Last Toilet Roll

£2.50

I’d give you my last toilet roll.

Description

This is our Romantic Love – Toilet roll card.

I’d give you my last toilet roll.

Our Cards Are All …

  • Made from luxury 300 gsm hammered effect card
  • Large format – 147mm x 147mm
  • High quality ribbed, brown envelope
  • Blank on the inside
  • Packaged in a cellophane sleeve

Check out our other Lockdown cards.
If you feel like you’re running short – why not buy some on Amazon.

If you’re caught short then why not send this romantic toilet roll card 🙂

The Toilet Roll Shortage

In March 2020, when the pandemic was on the rise – there was a rush on supermarkets around the world and one of the products in short supply was toilet roll!
This news article from the time describes the issue:

The government has told Britons not to “panic buy” amid coronavirus fears, but many are doing the opposite.
The “irrational” behaviour began in the Chinese city of Wuhan – the virus’ epicentre – before spreading throughout the Asia-pacific region and now as far as Britain.
We’ve asked three experts about the psychology behind panic buying, and why one commodity has been in particularly high demand: toilet paper.
Dr Dimitrios Tsivrikos: expert in consumer and behavioural science at the University College London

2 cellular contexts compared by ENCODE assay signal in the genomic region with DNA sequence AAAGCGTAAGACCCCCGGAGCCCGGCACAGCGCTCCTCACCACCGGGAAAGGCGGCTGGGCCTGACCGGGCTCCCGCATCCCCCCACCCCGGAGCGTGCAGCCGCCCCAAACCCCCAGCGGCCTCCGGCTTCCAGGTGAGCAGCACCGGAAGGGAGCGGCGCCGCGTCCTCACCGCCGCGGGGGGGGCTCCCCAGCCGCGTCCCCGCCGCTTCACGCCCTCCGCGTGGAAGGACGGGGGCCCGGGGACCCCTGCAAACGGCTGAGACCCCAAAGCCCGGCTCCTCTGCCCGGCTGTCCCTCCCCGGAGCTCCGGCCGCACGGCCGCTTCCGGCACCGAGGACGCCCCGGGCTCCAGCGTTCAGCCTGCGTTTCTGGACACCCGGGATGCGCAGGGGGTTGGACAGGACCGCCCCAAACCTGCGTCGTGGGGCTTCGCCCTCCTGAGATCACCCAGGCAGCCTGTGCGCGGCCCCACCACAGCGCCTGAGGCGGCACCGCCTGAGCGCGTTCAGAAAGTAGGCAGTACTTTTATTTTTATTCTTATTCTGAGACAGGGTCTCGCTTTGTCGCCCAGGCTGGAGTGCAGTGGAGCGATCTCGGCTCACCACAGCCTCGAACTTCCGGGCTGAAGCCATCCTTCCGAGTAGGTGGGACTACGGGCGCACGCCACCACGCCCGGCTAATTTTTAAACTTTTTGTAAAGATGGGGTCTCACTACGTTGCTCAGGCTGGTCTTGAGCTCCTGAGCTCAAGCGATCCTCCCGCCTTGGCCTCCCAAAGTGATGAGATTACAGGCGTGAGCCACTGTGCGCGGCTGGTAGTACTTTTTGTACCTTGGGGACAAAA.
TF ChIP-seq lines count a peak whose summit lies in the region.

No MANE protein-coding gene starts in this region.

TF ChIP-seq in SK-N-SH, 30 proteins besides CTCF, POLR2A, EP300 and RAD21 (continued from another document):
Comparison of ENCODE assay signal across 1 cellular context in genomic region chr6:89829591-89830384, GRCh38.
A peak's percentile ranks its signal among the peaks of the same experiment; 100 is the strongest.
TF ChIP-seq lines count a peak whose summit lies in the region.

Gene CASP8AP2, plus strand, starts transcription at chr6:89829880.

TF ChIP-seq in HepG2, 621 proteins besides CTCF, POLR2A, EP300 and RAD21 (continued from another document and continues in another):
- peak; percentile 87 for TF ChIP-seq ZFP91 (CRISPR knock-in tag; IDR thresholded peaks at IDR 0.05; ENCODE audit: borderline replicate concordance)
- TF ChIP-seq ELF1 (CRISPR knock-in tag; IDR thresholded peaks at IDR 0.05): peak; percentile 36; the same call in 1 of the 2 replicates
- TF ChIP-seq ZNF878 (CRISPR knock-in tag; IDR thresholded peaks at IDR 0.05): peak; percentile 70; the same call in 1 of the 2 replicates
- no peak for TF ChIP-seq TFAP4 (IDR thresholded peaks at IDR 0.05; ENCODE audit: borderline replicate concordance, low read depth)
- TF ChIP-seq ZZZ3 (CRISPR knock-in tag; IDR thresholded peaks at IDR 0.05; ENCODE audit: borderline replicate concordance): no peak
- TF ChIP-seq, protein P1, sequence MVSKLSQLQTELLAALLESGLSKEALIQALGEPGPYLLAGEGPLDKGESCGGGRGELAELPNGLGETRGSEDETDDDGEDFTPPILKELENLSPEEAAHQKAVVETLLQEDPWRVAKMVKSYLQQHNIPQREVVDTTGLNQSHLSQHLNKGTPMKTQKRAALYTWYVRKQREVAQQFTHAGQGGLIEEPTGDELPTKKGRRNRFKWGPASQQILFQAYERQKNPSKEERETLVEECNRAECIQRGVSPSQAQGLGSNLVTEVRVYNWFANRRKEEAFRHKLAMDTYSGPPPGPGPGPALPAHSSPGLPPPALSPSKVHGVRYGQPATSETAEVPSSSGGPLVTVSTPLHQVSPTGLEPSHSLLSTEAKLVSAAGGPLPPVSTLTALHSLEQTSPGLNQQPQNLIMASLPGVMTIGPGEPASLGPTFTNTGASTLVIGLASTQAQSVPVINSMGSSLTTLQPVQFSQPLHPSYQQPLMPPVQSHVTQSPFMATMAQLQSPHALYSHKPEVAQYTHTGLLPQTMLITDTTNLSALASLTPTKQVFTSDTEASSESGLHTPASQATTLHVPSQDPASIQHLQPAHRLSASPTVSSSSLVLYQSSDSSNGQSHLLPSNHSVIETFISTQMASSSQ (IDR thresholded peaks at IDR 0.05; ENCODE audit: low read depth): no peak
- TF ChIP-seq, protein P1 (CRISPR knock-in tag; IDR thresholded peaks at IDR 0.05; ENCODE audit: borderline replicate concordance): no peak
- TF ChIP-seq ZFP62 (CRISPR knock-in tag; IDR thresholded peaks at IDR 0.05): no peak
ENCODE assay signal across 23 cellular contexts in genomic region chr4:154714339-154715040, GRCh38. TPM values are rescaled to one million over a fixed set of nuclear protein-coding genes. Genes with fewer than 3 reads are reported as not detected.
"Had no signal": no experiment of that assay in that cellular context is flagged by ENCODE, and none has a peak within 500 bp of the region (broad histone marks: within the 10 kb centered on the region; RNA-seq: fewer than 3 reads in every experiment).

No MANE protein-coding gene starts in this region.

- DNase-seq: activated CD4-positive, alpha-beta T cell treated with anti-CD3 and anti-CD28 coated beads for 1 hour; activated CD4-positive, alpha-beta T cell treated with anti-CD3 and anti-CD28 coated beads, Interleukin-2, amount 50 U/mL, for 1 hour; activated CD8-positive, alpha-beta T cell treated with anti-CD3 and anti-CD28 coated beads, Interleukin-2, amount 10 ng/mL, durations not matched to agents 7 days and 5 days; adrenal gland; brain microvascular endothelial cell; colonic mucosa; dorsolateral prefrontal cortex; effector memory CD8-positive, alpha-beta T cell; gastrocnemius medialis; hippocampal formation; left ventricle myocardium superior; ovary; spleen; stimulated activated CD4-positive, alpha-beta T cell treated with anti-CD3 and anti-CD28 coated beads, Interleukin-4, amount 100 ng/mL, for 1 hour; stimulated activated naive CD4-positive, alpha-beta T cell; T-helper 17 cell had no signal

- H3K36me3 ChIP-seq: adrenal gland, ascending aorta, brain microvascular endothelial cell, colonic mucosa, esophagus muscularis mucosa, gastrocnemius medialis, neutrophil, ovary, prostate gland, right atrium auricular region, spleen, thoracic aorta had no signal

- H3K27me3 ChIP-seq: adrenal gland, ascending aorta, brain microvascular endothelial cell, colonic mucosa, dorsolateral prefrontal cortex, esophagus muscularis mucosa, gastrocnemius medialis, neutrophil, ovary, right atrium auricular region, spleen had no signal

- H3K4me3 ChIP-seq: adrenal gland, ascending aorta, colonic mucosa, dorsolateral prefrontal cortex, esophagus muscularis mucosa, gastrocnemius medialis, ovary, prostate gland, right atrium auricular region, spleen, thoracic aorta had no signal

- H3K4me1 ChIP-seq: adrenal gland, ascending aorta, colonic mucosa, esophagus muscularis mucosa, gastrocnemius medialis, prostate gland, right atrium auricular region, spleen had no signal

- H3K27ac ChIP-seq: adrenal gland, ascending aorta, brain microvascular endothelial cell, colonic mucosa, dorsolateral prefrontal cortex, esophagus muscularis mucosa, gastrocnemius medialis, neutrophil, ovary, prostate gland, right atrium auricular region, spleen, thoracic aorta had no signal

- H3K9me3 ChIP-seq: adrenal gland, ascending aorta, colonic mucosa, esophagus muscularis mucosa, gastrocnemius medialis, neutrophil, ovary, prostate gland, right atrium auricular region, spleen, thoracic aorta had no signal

Dr Tsivrikos explained the difference between disaster panic and general panic, with toilet paper becoming a symbol of the latter.

“Disaster panic is normally for something you have more information on, such as a natural disaster,” he said.
“You know it is going to happen and you usually know it will last a couple days and you can prepare by being somewhat rational with what you buy.”
“But in public health issues we have no idea about the time or intensity and we get messages on a daily basis that we should go into panic mode that we buy into more than we need to. It’s our only tool of control.”

He said that because toilet paper has a longer shelf-life than many food items, is prominently featured in aisles and is big in size, we are psychologically drawn to purchasing it in times of crisis.
He said: “The bigger they are, the more important we think they are.

“If we had an international sign for panic, it would be a traffic warning sign with a toilet paper roll in the middle.”